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This Changes Everything: Capitalism vs. the Climate

03/06/2015 09:22 EST | Updated 05/06/2015 05:59 EDT
George Pimentel via Getty Images
TORONTO, ON - NOVEMBER 10: Author Naomi Klein attends the 21st Annual Scotiabank Giller Prize on November 10, 2014 in Toronto, Canada. (Photo by George Pimentel/WireImage)

Naomi Klein is nominated for the Writers' Trust Shaughnessy Cohen Prize for Political Writing for This Changes Everything: Capitalism Vs. the Climate. The winner will be announced on March 11 at the Politics and the Pen gala in Ottawa. For more information visit www.writerstrust.com.

An excerpt from This Changes Everything: Capitalism Vs. the Climate:

"You have been negotiating all my life." So said Canadian college student Anjali Appadurai, as she stared down the assembled government negotiators at the 2011 United Nations climate conference in Durban, South Africa. She was not exaggerating. The world's governments have been talking about preventing climate change for more than two decades; they began negotiating the year that Anjali, then twenty-one years old, was born. And yet as she pointed out in her memorable speech on the convention floor, delivered on behalf of all of the assembled young people: "In that time, you've failed to meet pledges, you've missed targets, and you've broken promises."

In truth, the intergovernmental body entrusted to prevent "dangerous" levels of climate change has not only failed to make progress over its twenty-odd years of work (and more than ninety official negotiation meetings since the agreement was adopted), it has overseen a process of virtually uninterrupted backsliding. Our governments wasted years fudging numbers and squabbling over start dates, perpetually trying to get extensions like undergrads with late term papers.

2015-03-06-1425656833-9719789-Klein_ThisChangesEverything.jpg The catastrophic result of all this obfuscation and procrastination is now undeniable. Preliminary data shows that in 2013, global carbon dioxide emissions were 61 percent higher than they were in 1990, when negotiations toward a climate treaty began in earnest. As MIT economist John Reilly puts it: "The more we talk about the need to control emissions, the more they are growing." Indeed the only thing rising faster than our emissions is the output of words pledging to lower them. Meanwhile, the annual U.N. climate summit, which remains the best hope for a political breakthrough on climate action, has started to seem less like a forum for serious negotiation than a very costly and high-carbon group therapy session, a place for the representatives of the most vulnerable countries in the world to vent their grief and rage while low-level representatives of the nations largely responsible for their tragedies stare at their shoes.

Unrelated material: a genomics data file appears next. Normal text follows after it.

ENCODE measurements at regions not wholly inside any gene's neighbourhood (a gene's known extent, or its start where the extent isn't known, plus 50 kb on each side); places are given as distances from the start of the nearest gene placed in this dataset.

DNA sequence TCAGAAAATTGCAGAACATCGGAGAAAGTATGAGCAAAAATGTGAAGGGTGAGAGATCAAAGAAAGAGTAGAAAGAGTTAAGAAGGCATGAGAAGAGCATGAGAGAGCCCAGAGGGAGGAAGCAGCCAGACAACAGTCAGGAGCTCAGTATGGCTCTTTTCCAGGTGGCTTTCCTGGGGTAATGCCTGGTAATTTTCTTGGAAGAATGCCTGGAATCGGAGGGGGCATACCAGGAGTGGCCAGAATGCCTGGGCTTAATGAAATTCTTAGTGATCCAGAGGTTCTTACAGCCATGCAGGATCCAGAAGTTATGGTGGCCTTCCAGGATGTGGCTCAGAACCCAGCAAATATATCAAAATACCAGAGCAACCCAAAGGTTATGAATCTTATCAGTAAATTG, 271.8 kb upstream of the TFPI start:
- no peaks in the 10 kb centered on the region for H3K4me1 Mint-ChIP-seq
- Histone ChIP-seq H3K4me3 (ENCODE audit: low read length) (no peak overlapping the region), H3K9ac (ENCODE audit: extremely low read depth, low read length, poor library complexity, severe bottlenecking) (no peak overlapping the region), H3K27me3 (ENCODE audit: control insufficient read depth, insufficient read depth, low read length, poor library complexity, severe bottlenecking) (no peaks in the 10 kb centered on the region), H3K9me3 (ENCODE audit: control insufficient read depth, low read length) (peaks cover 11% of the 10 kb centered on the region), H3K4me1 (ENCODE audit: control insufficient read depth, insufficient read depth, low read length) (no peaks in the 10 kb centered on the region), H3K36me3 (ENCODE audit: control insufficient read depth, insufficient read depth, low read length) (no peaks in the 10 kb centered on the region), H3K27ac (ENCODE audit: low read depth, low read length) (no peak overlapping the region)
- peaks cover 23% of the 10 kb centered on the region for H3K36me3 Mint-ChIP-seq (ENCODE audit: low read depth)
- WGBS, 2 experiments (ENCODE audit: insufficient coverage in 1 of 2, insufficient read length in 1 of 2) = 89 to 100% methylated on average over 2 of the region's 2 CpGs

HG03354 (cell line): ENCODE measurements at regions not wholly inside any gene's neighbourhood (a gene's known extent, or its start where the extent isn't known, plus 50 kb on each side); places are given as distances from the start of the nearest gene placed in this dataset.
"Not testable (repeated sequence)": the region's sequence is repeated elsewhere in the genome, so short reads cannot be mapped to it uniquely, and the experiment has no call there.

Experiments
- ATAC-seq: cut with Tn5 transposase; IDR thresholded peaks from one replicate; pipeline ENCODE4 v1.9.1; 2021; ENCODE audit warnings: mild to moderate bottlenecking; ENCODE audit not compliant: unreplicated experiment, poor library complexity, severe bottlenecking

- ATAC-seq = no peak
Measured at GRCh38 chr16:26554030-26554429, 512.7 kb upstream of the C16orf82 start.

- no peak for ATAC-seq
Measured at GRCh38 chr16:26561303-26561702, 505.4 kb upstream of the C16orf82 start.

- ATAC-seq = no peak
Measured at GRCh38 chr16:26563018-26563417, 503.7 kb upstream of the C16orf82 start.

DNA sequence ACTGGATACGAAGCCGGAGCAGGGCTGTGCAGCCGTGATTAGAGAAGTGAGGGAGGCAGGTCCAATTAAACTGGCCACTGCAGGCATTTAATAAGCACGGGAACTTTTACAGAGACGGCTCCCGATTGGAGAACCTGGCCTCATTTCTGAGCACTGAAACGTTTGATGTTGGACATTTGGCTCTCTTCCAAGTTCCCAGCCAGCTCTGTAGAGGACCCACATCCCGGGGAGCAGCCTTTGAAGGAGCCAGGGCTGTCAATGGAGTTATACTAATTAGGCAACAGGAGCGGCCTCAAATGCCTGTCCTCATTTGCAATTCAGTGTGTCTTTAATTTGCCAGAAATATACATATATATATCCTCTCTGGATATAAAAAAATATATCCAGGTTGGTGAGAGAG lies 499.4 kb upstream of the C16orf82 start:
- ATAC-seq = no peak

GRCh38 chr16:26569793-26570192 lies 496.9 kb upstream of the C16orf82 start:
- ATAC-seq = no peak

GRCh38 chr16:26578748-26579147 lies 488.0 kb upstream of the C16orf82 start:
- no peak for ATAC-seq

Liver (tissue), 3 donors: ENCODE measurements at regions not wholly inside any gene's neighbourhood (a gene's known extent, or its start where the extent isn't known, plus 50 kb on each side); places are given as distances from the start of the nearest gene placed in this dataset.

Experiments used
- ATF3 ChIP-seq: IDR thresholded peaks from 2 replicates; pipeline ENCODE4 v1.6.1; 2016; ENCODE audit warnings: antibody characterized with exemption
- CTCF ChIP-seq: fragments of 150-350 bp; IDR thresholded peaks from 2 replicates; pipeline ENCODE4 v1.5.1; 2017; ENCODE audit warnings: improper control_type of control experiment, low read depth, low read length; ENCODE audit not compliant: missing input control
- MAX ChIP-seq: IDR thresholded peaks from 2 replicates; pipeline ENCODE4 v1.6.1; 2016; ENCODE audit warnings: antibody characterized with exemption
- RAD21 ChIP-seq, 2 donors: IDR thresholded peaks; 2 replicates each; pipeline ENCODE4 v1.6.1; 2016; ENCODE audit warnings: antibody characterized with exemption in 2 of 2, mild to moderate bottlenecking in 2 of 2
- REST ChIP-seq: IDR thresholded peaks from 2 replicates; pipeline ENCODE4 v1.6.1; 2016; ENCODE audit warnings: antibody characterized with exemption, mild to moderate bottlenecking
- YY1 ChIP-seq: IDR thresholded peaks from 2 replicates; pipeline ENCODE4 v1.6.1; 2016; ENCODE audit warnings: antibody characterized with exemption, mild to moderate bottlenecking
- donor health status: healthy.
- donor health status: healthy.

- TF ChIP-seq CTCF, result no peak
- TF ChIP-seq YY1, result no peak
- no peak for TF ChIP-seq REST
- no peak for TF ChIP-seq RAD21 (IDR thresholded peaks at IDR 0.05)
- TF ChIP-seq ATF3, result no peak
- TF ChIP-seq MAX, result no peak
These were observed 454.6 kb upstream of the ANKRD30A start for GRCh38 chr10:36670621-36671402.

This has been the mood ever since the collapse of the much-hyped 2009 U.N. climate summit in Copenhagen. On the last night of that massive gathering, I found myself with a group of climate justice activists, including one of the most prominent campaigners in Britain. Throughout the summit, this young man had been the picture of confidence and composure, briefing dozens of journalists a day on what had gone on during each round of negotiations and what the various emission targets meant in the real world. Despite the challenges, his optimism about the summit's prospects never flagged. Once it was all over, however, and the pitiful deal was done, he fell apart before our eyes. Sitting in an overlit Italian restaurant, he began to sob uncontrollably. "I really thought Obama understood," he kept repeating.

I have come to think of that night as the climate movement's coming of age: it was the moment when the realization truly sank in that no one was coming to save us. The British psychoanalyst and climate specialist Sally Weintrobe describes this as the summit's "fundamental legacy"--the acute and painful realization that our "leaders are not looking after us . . . we are not cared for at the level of our very survival." No matter how many times we have been disappointed by the failings of our politicians, this realization still comes as a blow. It really is the case that we are on our own and any credible source of hope in this crisis will have to come from below.

Excerpted from This Changes Everything: Capitalism vs. the Climate. Copyright © 2014 Naomi Klein. Published by Knopf Canada, a division of Random House of Canada Limited a Penguin Random House Company. Reproduced by arrangement with the Publisher. All rights reserved.

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